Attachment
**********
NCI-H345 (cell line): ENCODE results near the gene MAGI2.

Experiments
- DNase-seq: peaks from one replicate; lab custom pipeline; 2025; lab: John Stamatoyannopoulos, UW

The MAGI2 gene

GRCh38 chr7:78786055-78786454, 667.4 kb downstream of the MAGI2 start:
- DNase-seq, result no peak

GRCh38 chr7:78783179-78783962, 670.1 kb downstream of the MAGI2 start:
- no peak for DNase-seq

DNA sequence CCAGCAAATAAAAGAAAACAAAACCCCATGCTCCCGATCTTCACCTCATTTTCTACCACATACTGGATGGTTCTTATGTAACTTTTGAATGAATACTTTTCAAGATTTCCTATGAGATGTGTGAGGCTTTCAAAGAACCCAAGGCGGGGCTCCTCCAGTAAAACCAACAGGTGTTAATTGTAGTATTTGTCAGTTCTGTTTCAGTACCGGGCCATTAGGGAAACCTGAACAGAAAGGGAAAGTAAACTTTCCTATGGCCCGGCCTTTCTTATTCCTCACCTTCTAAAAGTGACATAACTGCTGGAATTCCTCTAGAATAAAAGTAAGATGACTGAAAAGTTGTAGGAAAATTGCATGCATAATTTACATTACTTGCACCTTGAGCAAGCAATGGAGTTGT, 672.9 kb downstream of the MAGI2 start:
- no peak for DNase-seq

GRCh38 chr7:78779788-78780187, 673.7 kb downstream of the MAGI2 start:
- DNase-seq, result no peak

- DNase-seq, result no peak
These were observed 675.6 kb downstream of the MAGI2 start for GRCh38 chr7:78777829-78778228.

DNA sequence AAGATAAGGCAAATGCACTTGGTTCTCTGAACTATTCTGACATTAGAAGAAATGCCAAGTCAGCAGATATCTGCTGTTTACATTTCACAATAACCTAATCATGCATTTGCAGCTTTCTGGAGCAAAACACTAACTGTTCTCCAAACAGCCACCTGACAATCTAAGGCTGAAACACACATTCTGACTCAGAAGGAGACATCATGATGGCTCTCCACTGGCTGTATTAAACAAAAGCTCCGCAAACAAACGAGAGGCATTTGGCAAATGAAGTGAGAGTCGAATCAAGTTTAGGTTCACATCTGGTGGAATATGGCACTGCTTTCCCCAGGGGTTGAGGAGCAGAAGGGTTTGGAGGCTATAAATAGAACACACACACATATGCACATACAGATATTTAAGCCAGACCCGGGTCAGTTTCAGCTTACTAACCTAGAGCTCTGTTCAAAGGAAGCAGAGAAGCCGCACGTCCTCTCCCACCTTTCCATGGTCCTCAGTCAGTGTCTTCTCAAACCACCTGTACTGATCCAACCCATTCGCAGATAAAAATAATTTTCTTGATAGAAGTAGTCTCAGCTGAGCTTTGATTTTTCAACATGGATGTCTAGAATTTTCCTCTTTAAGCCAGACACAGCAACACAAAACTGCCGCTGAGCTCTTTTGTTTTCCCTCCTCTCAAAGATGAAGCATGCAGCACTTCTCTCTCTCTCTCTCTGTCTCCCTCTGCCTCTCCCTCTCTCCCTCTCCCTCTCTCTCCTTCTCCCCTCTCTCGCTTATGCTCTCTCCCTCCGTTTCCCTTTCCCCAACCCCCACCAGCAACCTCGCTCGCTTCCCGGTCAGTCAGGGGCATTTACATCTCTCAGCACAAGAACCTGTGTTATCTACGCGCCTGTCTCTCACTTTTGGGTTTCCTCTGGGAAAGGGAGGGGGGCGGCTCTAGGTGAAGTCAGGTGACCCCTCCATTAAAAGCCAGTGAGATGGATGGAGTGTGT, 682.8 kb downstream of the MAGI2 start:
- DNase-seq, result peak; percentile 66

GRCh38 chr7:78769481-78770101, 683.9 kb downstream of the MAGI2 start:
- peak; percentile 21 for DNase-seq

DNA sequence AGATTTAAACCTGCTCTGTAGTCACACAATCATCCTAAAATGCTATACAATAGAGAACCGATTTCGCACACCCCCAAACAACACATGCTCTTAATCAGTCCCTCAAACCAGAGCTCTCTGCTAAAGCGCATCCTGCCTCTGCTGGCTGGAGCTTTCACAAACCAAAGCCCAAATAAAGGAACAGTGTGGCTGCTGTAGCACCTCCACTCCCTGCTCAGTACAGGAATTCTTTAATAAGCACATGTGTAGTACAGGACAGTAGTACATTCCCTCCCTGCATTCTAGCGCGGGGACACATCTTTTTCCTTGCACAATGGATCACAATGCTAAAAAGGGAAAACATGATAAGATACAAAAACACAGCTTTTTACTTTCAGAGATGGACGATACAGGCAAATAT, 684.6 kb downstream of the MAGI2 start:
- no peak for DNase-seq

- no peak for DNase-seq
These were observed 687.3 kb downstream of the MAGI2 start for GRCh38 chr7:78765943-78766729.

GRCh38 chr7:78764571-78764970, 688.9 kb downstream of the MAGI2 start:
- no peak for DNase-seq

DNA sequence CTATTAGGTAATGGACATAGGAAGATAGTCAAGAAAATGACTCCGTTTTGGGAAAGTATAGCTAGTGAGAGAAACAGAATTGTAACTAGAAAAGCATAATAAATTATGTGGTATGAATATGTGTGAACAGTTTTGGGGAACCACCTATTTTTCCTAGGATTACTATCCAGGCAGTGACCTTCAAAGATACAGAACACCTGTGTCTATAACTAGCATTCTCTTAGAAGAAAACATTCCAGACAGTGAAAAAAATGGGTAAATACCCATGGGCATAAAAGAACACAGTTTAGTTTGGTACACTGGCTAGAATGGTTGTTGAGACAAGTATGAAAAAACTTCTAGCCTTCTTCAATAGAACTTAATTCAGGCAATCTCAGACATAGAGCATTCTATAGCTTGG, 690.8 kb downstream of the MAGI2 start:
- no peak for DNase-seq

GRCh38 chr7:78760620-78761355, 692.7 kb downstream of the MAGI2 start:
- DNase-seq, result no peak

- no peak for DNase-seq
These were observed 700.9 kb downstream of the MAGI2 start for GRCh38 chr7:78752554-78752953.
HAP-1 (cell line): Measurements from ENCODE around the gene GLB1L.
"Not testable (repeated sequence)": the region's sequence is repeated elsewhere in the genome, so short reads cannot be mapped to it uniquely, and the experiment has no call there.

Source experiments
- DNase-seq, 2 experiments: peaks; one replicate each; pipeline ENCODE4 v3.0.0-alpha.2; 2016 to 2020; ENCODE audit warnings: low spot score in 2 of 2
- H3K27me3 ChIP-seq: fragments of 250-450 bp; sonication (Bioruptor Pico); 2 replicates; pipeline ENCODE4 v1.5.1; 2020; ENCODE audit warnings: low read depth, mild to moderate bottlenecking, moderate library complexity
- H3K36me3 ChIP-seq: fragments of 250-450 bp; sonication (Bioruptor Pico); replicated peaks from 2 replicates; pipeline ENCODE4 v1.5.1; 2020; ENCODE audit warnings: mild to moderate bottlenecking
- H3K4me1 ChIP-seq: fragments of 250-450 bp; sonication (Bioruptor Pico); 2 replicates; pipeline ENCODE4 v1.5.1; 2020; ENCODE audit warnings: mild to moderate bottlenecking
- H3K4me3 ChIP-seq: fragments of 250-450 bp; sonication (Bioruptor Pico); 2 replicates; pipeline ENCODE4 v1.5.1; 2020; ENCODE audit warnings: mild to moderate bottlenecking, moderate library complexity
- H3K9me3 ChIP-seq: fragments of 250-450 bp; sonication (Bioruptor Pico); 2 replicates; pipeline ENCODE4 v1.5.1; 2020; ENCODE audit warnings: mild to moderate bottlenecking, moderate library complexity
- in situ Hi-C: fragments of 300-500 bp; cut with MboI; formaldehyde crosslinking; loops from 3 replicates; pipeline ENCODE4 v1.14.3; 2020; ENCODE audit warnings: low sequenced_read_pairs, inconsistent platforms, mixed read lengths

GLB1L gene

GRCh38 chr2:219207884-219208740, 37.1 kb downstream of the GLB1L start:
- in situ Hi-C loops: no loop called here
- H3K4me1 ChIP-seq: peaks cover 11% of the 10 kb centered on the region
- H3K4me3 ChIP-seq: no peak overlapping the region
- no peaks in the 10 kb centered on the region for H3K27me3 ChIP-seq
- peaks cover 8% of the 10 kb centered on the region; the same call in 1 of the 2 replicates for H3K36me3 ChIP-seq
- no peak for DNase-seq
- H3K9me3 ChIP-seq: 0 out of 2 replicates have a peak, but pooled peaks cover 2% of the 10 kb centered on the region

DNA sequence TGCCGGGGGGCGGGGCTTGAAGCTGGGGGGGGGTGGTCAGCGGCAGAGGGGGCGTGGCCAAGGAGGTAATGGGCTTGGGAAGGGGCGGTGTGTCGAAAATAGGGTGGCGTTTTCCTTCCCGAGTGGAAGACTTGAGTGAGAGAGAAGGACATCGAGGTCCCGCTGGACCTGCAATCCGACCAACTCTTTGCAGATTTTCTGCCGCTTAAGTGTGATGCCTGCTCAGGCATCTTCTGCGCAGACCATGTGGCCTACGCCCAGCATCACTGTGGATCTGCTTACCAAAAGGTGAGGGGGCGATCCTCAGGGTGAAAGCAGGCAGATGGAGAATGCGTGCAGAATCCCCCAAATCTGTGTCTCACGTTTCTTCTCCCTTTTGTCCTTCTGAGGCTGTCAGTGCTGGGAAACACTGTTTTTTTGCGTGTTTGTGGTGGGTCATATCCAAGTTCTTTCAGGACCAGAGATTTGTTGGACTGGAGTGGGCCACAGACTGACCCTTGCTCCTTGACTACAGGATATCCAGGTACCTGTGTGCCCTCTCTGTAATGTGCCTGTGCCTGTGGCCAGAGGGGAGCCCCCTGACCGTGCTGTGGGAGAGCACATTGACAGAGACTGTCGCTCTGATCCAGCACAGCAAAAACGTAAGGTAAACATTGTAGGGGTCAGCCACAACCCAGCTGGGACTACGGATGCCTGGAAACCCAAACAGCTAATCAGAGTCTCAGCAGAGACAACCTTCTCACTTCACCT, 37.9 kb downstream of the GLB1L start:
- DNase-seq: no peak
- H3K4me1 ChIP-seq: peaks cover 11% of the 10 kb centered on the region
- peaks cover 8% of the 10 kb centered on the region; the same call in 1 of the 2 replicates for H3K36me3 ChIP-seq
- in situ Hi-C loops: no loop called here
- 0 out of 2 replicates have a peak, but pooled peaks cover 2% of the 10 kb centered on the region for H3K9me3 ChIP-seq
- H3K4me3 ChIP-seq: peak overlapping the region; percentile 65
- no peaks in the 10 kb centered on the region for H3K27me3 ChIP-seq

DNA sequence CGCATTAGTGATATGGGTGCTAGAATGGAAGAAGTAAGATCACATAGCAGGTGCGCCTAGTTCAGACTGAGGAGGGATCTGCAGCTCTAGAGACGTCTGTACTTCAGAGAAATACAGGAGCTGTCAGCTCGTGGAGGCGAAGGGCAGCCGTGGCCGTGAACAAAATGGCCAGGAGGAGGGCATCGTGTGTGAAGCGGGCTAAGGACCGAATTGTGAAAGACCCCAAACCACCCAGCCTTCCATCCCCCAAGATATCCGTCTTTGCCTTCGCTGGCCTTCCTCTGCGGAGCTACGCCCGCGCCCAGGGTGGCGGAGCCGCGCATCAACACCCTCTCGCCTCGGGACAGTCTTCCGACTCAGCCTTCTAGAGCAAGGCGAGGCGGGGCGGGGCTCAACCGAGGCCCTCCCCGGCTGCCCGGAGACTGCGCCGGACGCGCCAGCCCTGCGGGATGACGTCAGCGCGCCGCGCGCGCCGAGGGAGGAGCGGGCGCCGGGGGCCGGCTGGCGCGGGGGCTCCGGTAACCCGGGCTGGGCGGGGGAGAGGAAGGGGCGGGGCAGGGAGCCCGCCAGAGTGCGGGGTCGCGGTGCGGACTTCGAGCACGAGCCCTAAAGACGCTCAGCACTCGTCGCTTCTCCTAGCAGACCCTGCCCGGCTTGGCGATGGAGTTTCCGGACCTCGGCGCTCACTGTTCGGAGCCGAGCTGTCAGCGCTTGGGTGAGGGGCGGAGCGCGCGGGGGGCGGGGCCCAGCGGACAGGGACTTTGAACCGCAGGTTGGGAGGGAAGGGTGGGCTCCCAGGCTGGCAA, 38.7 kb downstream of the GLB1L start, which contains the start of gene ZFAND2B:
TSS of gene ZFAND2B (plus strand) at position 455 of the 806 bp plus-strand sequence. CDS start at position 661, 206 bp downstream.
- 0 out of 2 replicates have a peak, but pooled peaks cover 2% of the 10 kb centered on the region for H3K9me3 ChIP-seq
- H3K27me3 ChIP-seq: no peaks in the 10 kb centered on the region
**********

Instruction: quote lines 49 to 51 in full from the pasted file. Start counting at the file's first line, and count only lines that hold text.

- H3K9me3 ChIP-seq: 0 out of 2 replicates have a peak, but pooled peaks cover 2% of the 10 kb centered on the region

DNA sequence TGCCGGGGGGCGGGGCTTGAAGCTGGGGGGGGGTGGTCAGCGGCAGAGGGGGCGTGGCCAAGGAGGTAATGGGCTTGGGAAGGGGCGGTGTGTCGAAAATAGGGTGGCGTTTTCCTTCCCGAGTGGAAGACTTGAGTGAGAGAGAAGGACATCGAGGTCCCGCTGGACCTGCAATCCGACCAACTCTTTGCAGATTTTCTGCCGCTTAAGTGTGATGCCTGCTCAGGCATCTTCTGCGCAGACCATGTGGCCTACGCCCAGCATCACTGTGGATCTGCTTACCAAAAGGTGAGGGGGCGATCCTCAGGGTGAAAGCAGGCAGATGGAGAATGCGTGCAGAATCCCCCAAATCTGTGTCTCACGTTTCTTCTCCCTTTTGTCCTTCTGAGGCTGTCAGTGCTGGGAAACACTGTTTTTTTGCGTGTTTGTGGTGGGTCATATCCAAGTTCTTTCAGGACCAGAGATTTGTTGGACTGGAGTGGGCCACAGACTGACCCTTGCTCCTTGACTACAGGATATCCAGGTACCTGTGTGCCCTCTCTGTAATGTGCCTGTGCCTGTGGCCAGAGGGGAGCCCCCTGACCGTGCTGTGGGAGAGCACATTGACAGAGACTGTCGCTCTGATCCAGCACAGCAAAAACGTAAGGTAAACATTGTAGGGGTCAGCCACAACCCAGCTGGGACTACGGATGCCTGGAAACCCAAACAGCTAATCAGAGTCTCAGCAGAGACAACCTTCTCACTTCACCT, 37.9 kb downstream of the GLB1L start:
- DNase-seq: no peak